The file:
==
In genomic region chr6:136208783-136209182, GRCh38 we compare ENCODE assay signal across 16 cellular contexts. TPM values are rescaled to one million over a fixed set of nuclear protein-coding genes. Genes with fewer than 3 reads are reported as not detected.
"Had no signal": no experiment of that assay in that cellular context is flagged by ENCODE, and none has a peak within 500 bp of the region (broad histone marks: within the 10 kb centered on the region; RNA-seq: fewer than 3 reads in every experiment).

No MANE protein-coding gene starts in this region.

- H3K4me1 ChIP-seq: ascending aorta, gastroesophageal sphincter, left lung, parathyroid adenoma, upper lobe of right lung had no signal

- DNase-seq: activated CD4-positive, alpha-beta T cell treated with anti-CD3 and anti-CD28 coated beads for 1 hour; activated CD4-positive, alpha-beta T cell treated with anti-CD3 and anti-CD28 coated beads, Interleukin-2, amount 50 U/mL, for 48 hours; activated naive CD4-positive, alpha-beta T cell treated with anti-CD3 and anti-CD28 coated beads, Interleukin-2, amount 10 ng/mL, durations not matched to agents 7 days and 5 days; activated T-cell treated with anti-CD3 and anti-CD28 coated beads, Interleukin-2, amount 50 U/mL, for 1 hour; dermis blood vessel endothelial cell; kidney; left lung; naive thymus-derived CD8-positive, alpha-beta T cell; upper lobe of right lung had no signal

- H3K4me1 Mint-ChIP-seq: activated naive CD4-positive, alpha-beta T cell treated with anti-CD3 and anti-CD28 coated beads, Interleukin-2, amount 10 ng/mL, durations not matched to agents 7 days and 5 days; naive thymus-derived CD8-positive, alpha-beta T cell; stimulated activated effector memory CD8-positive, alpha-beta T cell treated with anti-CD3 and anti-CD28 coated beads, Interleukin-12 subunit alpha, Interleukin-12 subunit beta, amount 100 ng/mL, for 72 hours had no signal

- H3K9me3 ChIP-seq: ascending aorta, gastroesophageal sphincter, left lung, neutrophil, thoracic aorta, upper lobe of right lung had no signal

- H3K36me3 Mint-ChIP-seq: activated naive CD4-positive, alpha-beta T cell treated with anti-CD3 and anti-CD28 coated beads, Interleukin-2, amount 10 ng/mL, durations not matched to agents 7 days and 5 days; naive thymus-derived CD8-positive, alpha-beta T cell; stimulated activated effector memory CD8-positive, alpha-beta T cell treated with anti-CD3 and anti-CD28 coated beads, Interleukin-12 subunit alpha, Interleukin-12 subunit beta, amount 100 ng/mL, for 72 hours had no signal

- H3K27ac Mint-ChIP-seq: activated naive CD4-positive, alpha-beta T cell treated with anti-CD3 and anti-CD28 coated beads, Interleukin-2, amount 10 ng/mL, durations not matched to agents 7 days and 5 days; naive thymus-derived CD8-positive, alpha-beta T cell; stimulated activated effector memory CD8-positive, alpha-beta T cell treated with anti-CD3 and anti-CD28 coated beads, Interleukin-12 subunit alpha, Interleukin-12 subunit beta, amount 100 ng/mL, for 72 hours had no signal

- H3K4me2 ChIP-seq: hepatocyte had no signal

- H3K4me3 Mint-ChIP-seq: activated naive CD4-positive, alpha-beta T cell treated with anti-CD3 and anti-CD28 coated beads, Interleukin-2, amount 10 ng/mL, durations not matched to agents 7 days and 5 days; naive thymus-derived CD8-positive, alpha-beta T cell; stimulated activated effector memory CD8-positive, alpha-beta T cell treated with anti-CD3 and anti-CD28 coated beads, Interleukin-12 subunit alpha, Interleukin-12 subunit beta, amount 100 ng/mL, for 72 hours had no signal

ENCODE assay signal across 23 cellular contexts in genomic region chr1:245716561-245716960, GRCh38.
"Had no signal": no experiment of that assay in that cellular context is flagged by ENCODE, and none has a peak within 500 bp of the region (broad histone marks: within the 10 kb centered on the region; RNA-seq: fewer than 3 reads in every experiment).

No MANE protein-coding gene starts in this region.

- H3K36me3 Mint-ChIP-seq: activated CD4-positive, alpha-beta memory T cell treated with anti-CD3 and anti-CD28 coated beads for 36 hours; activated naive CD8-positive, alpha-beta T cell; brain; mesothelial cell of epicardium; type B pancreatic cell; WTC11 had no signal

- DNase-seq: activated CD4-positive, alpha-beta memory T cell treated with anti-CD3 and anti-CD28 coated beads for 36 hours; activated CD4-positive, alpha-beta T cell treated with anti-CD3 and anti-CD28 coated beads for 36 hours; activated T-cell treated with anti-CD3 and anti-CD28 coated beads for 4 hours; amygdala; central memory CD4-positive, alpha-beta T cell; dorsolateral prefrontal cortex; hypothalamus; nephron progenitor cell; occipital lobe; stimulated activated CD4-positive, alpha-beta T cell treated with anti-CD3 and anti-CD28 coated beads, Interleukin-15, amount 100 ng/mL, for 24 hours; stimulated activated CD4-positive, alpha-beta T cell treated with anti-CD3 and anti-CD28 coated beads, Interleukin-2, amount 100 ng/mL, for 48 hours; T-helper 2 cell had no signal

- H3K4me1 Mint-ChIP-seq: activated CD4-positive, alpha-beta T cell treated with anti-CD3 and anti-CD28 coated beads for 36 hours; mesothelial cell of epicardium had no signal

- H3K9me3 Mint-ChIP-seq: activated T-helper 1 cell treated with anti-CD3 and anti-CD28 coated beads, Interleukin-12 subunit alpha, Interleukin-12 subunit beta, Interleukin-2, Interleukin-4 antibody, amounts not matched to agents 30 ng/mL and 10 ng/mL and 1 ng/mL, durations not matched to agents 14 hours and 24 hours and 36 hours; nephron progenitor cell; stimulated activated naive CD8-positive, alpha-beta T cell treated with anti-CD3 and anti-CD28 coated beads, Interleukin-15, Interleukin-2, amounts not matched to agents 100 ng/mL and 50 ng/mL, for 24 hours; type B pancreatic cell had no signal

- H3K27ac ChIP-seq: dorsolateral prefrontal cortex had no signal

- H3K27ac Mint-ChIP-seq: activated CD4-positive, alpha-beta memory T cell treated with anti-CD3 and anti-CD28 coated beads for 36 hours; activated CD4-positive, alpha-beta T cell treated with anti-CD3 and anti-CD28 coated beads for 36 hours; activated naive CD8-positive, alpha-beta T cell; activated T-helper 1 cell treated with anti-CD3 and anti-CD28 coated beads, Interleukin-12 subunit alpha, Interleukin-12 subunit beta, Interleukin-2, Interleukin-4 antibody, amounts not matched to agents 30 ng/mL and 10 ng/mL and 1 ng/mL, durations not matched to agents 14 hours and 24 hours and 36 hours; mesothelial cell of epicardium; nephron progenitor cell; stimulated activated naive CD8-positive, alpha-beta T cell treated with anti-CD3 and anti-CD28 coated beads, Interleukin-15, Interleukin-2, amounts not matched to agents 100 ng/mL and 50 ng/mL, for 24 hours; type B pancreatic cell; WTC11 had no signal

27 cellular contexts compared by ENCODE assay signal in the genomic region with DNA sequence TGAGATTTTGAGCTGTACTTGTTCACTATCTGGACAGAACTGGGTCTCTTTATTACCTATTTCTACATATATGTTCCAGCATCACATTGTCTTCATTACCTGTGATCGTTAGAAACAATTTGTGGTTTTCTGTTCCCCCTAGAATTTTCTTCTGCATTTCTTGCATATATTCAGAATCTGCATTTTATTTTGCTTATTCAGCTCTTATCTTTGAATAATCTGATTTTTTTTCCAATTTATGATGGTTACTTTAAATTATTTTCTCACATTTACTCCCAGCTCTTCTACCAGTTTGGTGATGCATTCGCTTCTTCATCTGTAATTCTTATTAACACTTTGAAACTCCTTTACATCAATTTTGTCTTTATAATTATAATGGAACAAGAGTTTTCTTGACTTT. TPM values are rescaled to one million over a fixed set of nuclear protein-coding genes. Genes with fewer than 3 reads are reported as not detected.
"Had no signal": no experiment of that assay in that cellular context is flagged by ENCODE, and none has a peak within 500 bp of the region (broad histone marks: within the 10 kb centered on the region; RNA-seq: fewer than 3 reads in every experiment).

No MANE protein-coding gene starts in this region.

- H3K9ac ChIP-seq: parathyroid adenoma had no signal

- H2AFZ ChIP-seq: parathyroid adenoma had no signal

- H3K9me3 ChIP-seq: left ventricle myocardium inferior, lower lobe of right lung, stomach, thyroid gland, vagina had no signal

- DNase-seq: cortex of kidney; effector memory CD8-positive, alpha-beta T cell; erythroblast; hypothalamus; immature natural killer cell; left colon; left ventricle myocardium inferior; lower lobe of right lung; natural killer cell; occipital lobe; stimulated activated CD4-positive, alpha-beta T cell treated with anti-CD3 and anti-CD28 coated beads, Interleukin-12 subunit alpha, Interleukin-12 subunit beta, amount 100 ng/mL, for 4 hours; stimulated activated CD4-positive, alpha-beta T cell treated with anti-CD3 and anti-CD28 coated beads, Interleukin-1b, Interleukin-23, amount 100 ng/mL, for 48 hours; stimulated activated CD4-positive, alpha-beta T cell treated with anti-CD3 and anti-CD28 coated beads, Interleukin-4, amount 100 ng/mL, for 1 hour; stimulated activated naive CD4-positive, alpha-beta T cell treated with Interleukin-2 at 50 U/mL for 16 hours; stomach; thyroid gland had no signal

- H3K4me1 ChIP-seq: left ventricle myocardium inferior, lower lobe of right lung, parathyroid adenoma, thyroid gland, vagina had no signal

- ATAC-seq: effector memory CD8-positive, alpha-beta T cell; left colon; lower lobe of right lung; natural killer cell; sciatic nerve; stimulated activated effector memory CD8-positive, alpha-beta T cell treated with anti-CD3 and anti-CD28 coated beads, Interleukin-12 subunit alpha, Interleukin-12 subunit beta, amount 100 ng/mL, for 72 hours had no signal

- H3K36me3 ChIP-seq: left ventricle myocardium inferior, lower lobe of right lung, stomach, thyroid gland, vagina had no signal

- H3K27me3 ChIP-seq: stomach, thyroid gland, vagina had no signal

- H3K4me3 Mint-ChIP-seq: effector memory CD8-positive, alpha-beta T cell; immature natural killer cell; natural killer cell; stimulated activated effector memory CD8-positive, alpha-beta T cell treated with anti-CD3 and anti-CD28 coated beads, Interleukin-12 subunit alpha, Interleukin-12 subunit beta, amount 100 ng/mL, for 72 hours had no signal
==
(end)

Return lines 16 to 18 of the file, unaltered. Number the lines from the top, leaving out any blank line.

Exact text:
- DNase-seq: activated CD4-positive, alpha-beta memory T cell treated with anti-CD3 and anti-CD28 coated beads for 36 hours; activated CD4-positive, alpha-beta T cell treated with anti-CD3 and anti-CD28 coated beads for 36 hours; activated T-cell treated with anti-CD3 and anti-CD28 coated beads for 4 hours; amygdala; central memory CD4-positive, alpha-beta T cell; dorsolateral prefrontal cortex; hypothalamus; nephron progenitor cell; occipital lobe; stimulated activated CD4-positive, alpha-beta T cell treated with anti-CD3 and anti-CD28 coated beads, Interleukin-15, amount 100 ng/mL, for 24 hours; stimulated activated CD4-positive, alpha-beta T cell treated with anti-CD3 and anti-CD28 coated beads, Interleukin-2, amount 100 ng/mL, for 48 hours; T-helper 2 cell had no signal

- H3K4me1 Mint-ChIP-seq: activated CD4-positive, alpha-beta T cell treated with anti-CD3 and anti-CD28 coated beads for 36 hours; mesothelial cell of epicardium had no signal

- H3K9me3 Mint-ChIP-seq: activated T-helper 1 cell treated with anti-CD3 and anti-CD28 coated beads, Interleukin-12 subunit alpha, Interleukin-12 subunit beta, Interleukin-2, Interleukin-4 antibody, amounts not matched to agents 30 ng/mL and 10 ng/mL and 1 ng/mL, durations not matched to agents 14 hours and 24 hours and 36 hours; nephron progenitor cell; stimulated activated naive CD8-positive, alpha-beta T cell treated with anti-CD3 and anti-CD28 coated beads, Interleukin-15, Interleukin-2, amounts not matched to agents 100 ng/mL and 50 ng/mL, for 24 hours; type B pancreatic cell had no signal